More and more the faces spoke to him when he was awake, in the background of his consciousness, like distant voices in a crowded theater before the opening curtain. He’d catch a word or phrase, not enough to constitute a whole thought, just enough to remain frustratingly at the edge of intelligibility. He thought of the cast who occupied the fringes of his psyche as his own Greek chorus, a joke meant to lessen his fears about their worrisome presence, but it had little effect.
Annette had informed her teaching colleagues about the welcome-home party while they were in the faculty dining-room. She communicated the details over the noise of scraping forks and slicing knives. Two teachers immediately gave their regrets. The remaining dozen or so implied they would attend by not saying they couldn’t. Annette wanted to be sure about Beth Ann Ferguson’s attendance.
When the end-of-the-day bell had rung and the students had rushed away as if the school was sinking, Annette went to the room which served as the library. Bookcases, tall and short, cut the space into narrow aisles. Beth Ann’s desk, constructed of some ancient wood, dark and dense, stood sentinel near one wall. Beth Ann was so diminutive, when she sat at her mammoth desk, she could at first look like one of the children. She was not at her desk, however, and Annette believed for a moment that she’d already left; then she heard a sound among the tall stacks, and she found the little librarian in the 800s.
Annette startled her. Sorry, Beth Ann—I thought you probably heard me come in.
It’s o.k. She peered up, above her half reading glasses, which she wore on a cord around her neck.
For a second Annette doubted what she knew to be true, that Beth Ann and Harry were the same age. With her hair pinned back, and her reading glasses, and her blue dress with the lace collar, Miss Ferguson projected the image of an older woman. Earrings of pearl, like grandmotherly types in the village wore for special occasions, looked almost too weighty for Beth Ann’s delicate ears. Annette wondered if she, too, presented a similarly dowdy persona. She hoped not.
I couldn’t recall if you were at lunch when I mentioned Harry’s party, Annette fibbed.
Yes, it sounds like a nice thing for Harry. She replaced a book to its spot on the shelf. Euripides. Annette knew the collection, and sometimes shared an excerpt from The Trojan Women with her class as further context for Homer. The stacks were pleasantly heavy with the musty scent of old books; there was also a floral trace of Beth Ann’s powder—subtle but it stood out because of its strangeness among the rows and rows of rarely read books.
Do you think you can make it? To Harry’s party?
I’m not sure . . . I may have plans. The lie lingered in the air between them. Beth Ann added, I may have a friend coming in from out of town. The lie maintained its buoyancy in spite of the added weight.
Your friend would be welcome, of course. I’m sure it would mean the world to Harry to have you there.
I’ll see. I’ll try to make it. She pulled a book from the shelf. Aeschylus. Thank you. . . .
Thank you. Annette manufactured a smile of warmth. As she was leaving the library she thought of The Libation Bearers.
During the thirty-six-hour cross-country trip Harry discovered that reading helped to calm the chorus—not quiet their voices completely, nor drown them out, but at least the author’s voice could distract his attention from the chorus’ multilayered murmuring. On the bus Harry was reading a collection of New England ghost stories, and he found that some authorial voices were better at distracting from the Korean chorus than others. The more complex the sentence structure, the more obscure the vocabulary—the further the narrative distanced the incoherent choir. The ghost stories were sweet relief.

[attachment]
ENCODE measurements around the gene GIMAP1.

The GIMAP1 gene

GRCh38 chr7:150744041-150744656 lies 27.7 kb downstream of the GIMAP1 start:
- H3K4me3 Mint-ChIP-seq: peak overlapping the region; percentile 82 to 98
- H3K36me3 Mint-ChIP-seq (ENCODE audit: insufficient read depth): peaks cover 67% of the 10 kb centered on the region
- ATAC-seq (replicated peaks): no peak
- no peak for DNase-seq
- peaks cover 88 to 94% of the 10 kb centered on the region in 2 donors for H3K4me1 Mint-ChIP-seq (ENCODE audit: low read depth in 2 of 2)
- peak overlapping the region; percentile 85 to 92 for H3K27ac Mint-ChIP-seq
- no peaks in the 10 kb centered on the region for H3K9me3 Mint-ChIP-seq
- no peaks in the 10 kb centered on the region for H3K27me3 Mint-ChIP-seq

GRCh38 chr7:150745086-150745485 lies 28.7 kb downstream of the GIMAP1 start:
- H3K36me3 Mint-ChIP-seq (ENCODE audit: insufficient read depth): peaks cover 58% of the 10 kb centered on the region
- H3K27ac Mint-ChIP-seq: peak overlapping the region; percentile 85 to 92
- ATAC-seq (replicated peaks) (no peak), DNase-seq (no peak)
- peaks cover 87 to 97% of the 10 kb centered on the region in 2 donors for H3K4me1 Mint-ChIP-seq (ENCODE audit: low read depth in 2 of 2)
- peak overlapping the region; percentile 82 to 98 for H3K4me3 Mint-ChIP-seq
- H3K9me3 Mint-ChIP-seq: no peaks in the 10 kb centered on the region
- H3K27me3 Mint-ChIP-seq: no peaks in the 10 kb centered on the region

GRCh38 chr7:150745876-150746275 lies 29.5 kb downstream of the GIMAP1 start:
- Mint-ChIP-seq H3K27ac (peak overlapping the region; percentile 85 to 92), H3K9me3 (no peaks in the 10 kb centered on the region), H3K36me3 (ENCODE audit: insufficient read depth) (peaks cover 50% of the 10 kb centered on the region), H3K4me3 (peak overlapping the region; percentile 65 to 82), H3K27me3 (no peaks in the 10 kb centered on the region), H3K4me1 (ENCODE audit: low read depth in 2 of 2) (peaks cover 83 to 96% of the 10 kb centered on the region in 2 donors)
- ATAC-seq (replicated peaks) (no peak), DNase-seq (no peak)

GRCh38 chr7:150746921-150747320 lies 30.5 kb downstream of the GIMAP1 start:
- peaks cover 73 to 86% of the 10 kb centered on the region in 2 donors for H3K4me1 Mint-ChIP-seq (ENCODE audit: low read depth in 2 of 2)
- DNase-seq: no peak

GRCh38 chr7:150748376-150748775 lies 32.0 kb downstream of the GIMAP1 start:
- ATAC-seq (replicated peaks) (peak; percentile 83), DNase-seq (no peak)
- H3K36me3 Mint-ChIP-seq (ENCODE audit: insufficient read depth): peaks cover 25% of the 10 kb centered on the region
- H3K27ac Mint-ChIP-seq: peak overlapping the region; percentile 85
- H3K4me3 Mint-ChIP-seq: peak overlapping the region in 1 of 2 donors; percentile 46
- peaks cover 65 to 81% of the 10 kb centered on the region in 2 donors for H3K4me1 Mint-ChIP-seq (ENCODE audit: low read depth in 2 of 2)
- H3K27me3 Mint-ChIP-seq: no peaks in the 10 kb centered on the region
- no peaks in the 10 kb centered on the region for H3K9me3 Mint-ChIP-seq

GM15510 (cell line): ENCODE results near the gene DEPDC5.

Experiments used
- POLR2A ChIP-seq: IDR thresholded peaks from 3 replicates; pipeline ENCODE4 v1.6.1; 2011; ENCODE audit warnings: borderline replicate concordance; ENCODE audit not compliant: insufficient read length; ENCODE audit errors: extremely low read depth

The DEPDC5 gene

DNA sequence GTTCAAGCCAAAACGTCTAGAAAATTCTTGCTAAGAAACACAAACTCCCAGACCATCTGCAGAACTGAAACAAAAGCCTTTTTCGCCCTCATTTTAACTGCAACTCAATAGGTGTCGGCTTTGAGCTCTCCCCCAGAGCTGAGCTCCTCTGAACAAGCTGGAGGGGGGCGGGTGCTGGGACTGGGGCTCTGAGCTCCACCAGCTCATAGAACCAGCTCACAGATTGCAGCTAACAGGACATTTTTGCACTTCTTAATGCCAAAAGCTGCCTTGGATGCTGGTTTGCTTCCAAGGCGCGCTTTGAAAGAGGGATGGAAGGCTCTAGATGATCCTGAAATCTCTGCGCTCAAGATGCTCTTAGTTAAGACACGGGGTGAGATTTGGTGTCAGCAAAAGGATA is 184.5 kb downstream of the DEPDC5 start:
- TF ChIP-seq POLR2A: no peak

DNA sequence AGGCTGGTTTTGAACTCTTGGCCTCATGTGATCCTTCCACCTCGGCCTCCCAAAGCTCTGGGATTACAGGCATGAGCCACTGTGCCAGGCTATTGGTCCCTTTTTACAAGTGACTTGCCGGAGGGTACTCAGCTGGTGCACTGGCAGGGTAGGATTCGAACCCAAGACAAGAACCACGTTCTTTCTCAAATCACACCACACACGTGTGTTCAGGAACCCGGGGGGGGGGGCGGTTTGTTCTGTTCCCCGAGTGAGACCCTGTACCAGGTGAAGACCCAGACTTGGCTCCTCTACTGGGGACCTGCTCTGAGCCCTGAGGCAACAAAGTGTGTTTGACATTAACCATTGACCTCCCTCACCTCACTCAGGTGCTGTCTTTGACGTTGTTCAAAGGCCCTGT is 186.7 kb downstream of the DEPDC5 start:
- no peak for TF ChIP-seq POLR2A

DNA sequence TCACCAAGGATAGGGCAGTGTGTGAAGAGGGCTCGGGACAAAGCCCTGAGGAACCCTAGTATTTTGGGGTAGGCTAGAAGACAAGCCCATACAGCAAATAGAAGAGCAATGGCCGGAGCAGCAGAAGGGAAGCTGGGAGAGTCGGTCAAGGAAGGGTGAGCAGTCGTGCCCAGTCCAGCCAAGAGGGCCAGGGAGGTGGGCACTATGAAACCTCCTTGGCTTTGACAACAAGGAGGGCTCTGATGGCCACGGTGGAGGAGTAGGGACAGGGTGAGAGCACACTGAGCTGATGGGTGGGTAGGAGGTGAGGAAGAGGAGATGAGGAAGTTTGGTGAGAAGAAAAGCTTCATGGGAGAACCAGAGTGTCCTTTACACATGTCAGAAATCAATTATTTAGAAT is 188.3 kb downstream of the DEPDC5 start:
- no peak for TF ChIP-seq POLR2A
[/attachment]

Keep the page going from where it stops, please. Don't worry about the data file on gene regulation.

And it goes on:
At Annette’s home, Harry doubted that the collection of Sandburg poems would have much effect, but the poet’s voice could more than distract Harry; in fact, some of the poems seemed to get the choral voices to stop altogether, for a few minutes at least. It was something about their rhythm, perhaps interwoven with particularly vivid images, that provoked the chorus’ silence, ceased their steady whispering, like a wind that is harbinger to storm.
I cannot tell you now;
When the wind’s drive and whirl
Blow me along no longer
The poem was titled ‘The Great Hunt,’ but it seemed to be more about seeking than hunting, thought Harry, because he associated hunting with killing, and the poem was about seeking someone with a great soul, or searching for that great soul beyond death. In any event, the words froze him in the realization of his solitariness, in understanding the lonely state of his own soul. He wondered if his soul was great, or could be great.
Harry savored the moment’s utter silence as if rays of golden light temporarily tore through a stubborn gray cover.
Most of the translations Harry typed were the quintessence of banality—subjects’ mundane descriptions of daily routines, uninspired details of local topographical features not included on the Army Corps’ survey maps, and rambling acknowledgments of connections between family members and friends. One day, however, a translation landed in Harry’s assignment box that was out of the ordinary: A South Korean, from Taejon, identified only as Im, was interviewed and claimed his profession as master storyteller. As substantiation Im told a tale that was so ancient no one knew its attribution, he said. Its title was translated as ‘The Tale of the Old Man with No Legs.’ It turned out to be a frame narrative (Harry recalled when he first learned the term in English class--Arabian Nights, Chaucer’s Tales, The Ancient Mariner). The unnamed narrator meets an old man with no legs on the wharf and inquires as to how he lost them. The old man recounts,